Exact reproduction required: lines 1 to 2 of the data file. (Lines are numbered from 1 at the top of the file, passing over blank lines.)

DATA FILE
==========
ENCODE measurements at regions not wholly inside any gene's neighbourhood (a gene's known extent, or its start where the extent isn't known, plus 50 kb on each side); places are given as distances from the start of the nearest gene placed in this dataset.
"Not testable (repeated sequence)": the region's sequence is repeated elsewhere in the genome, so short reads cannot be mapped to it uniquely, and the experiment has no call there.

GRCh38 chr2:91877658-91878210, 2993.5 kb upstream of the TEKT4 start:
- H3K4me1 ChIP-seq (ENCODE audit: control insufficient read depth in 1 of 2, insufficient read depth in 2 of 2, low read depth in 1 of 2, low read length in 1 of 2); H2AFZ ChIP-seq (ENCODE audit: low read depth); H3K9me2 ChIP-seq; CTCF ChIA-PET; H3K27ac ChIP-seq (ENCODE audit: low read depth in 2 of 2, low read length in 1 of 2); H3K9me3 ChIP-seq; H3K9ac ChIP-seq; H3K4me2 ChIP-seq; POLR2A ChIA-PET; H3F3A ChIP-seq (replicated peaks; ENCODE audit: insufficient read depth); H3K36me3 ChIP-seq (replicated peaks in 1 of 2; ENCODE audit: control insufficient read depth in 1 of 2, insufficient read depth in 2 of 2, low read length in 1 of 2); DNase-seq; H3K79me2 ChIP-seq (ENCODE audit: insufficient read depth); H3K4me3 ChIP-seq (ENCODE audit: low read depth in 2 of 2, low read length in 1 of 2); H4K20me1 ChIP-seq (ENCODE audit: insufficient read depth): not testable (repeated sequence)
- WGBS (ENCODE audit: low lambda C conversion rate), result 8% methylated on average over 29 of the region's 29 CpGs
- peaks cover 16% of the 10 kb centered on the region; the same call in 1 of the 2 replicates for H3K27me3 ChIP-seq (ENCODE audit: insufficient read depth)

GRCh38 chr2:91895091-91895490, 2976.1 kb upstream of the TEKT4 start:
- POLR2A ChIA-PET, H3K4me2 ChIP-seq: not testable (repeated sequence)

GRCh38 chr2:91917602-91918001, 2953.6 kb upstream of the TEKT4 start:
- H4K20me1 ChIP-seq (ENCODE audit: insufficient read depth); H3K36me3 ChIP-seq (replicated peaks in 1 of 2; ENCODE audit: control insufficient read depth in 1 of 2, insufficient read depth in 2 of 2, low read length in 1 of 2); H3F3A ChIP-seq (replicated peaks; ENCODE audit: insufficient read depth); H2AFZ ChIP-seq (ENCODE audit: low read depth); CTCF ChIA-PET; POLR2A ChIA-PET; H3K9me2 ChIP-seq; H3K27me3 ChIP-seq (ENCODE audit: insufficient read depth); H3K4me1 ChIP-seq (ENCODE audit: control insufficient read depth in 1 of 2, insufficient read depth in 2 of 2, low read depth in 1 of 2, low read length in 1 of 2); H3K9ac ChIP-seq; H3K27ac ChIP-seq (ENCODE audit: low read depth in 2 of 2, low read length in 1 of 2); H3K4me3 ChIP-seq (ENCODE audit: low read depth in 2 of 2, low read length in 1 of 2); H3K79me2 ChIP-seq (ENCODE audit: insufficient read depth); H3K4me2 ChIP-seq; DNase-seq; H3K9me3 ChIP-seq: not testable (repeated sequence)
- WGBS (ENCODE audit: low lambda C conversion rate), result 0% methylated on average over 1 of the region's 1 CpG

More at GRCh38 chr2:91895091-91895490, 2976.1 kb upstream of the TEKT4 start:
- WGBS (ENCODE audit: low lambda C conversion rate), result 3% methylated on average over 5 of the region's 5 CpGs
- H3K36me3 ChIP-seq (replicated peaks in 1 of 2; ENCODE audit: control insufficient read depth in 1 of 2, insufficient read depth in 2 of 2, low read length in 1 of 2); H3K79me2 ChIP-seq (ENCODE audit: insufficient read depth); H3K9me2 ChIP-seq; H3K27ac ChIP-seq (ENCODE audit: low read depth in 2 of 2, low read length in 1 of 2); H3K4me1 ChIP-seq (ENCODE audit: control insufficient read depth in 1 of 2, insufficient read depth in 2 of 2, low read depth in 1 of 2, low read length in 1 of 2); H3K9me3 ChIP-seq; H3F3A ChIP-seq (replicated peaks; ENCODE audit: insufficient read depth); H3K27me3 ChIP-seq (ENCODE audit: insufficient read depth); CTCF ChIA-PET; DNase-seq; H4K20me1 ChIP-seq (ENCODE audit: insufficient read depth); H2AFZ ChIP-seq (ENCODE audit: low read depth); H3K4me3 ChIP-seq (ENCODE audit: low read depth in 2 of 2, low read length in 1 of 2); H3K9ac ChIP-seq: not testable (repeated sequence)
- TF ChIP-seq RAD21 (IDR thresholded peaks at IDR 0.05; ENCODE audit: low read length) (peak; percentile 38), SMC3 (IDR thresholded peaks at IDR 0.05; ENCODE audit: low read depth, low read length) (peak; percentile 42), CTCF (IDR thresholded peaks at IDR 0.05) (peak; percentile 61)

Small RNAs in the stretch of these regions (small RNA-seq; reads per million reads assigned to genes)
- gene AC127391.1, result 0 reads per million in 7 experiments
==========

ENCODE measurements at regions not wholly inside any gene's neighbourhood (a gene's known extent, or its start where the extent isn't known, plus 50 kb on each side); places are given as distances from the start of the nearest gene placed in this dataset.
"Not testable (repeated sequence)": the region's sequence is repeated elsewhere in the genome, so short reads cannot be mapped to it uniquely, and the experiment has no call there.